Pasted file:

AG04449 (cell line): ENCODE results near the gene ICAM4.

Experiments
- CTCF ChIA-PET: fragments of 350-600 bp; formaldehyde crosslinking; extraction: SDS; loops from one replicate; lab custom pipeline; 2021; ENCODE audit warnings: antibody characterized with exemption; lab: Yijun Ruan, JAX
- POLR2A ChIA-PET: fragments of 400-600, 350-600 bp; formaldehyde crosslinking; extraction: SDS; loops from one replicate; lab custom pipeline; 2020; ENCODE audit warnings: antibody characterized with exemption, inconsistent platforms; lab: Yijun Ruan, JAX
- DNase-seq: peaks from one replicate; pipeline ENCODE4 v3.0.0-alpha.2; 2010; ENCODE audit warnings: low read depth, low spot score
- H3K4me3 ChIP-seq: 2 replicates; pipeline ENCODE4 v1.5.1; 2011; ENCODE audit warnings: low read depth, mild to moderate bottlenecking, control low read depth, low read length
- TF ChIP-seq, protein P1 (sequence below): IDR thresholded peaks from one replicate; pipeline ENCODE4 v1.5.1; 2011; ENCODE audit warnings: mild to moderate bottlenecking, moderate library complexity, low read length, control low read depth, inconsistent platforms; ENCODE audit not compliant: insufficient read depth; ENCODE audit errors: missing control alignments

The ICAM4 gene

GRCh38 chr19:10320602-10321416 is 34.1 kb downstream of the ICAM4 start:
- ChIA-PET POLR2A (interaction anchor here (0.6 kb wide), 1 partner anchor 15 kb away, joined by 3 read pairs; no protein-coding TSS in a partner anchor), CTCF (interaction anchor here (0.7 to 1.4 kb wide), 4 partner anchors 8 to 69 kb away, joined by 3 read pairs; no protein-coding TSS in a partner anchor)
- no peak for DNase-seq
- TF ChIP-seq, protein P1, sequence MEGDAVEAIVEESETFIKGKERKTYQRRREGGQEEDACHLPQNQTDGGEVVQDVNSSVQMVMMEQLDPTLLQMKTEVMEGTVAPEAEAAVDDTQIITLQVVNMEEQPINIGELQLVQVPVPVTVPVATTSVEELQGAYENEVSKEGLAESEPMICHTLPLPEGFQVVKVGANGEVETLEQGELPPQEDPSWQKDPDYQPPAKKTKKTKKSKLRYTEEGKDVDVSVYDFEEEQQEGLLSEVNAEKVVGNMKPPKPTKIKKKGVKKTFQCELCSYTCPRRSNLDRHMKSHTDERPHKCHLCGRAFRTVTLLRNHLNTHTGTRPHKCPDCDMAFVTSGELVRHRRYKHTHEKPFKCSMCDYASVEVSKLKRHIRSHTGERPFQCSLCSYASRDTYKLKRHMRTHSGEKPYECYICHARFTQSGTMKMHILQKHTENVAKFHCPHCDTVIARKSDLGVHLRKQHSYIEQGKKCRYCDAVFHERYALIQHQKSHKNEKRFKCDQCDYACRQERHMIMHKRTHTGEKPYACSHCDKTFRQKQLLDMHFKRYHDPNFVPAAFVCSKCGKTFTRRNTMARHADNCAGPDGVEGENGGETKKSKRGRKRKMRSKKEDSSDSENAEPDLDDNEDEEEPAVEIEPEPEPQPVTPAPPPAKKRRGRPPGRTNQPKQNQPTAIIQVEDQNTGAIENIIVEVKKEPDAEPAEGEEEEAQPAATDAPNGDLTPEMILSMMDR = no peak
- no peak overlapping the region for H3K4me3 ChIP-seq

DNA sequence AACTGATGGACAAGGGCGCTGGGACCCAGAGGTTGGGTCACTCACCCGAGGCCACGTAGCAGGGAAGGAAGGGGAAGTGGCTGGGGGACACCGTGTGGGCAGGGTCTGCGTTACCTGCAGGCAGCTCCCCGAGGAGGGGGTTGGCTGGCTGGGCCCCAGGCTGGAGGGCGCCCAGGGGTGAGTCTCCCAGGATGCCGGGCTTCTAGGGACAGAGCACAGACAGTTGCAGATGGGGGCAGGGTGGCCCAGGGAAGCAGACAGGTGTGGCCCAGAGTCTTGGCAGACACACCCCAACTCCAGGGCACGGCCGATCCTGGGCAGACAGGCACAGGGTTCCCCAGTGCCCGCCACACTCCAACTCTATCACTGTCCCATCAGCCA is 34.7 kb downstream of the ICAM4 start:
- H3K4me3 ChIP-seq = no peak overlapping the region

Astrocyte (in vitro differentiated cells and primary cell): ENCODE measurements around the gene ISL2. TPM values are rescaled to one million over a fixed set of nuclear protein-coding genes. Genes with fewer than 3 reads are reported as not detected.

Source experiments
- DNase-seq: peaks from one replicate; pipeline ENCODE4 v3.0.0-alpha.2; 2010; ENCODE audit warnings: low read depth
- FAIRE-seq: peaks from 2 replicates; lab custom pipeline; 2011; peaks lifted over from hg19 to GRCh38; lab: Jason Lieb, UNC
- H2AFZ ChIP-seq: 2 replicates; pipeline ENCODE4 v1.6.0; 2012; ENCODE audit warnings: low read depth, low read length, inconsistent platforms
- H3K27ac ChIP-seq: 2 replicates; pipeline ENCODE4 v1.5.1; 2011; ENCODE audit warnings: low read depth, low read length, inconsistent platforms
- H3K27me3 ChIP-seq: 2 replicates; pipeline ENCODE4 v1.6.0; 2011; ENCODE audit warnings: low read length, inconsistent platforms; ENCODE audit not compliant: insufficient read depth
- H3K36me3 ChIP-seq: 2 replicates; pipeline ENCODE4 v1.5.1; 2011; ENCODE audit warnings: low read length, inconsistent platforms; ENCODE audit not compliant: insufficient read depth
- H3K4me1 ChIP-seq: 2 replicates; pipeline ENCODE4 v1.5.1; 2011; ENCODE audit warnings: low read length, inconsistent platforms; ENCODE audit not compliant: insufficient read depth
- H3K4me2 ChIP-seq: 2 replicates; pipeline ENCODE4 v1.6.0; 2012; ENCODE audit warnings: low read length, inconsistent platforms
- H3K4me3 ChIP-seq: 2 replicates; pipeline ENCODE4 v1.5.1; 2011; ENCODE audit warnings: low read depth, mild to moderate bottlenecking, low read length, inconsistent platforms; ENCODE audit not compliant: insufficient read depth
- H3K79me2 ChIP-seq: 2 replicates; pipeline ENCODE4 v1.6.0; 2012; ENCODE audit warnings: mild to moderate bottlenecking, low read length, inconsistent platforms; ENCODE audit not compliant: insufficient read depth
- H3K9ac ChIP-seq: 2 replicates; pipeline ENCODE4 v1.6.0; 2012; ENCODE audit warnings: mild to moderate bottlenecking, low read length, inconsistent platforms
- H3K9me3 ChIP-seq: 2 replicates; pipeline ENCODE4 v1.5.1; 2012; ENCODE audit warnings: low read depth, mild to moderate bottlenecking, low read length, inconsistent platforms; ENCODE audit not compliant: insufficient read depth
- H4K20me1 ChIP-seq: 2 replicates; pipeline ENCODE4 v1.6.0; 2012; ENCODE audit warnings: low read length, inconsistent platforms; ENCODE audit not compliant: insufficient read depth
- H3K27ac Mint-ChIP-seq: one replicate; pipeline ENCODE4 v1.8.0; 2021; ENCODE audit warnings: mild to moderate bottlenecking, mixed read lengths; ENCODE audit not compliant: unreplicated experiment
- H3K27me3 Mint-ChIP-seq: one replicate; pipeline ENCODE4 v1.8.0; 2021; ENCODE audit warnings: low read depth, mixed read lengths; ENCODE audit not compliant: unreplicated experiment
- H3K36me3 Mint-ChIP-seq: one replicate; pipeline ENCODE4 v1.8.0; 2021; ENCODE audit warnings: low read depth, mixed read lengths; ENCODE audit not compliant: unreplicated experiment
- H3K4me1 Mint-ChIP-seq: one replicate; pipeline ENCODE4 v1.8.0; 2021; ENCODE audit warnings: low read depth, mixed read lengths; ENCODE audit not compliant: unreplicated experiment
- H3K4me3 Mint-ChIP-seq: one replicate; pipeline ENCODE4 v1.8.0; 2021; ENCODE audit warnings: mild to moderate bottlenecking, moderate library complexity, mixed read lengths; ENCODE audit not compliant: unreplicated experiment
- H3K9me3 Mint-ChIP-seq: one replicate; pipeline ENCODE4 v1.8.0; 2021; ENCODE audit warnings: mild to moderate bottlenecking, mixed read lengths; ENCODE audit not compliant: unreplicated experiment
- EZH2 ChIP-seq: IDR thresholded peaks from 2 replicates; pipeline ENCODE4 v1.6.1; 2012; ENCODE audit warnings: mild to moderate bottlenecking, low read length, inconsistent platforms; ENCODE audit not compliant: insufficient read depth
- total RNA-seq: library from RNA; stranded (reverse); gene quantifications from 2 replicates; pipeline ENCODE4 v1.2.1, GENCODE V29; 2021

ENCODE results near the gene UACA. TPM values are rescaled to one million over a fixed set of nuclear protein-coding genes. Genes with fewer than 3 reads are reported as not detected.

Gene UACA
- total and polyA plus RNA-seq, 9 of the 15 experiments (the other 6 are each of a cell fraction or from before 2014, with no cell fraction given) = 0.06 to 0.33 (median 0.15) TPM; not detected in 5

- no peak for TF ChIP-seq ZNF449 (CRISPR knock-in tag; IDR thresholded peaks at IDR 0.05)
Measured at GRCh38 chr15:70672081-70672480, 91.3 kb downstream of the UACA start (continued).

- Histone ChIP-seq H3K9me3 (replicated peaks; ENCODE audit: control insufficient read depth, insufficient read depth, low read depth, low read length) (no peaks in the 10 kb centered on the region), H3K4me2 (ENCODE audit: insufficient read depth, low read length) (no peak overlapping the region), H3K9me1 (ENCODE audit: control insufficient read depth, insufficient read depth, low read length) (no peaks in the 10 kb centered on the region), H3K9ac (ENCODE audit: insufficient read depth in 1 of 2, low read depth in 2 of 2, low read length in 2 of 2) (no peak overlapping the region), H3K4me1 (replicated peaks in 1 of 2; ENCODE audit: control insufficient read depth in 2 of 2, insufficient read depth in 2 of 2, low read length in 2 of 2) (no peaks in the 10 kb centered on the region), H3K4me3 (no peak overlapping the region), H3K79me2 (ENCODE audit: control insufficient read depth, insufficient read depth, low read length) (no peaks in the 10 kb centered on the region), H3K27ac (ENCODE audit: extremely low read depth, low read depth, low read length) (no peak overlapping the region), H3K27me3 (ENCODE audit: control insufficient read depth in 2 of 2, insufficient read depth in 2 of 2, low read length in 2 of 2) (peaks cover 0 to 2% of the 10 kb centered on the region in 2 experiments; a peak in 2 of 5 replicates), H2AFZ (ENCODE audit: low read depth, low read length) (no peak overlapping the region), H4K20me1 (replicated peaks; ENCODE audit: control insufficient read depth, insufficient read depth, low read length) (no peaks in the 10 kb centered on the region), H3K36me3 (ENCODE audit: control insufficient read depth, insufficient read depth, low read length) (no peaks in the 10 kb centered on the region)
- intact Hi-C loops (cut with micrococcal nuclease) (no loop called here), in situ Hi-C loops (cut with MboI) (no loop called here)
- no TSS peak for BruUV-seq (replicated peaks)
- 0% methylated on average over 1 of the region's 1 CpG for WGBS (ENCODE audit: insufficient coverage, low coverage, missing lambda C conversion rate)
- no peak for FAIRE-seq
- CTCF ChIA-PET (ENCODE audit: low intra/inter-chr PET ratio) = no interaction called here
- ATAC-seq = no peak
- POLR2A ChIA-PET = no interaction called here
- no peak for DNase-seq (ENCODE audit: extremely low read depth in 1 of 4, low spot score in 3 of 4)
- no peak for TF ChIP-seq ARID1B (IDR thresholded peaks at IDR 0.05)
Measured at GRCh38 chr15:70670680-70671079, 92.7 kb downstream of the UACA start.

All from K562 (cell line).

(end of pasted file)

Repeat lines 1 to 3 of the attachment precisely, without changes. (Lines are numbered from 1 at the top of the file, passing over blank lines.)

AG04449 (cell line): ENCODE results near the gene ICAM4.

Experiments
- CTCF ChIA-PET: fragments of 350-600 bp; formaldehyde crosslinking; extraction: SDS; loops from one replicate; lab custom pipeline; 2021; ENCODE audit warnings: antibody characterized with exemption; lab: Yijun Ruan, JAX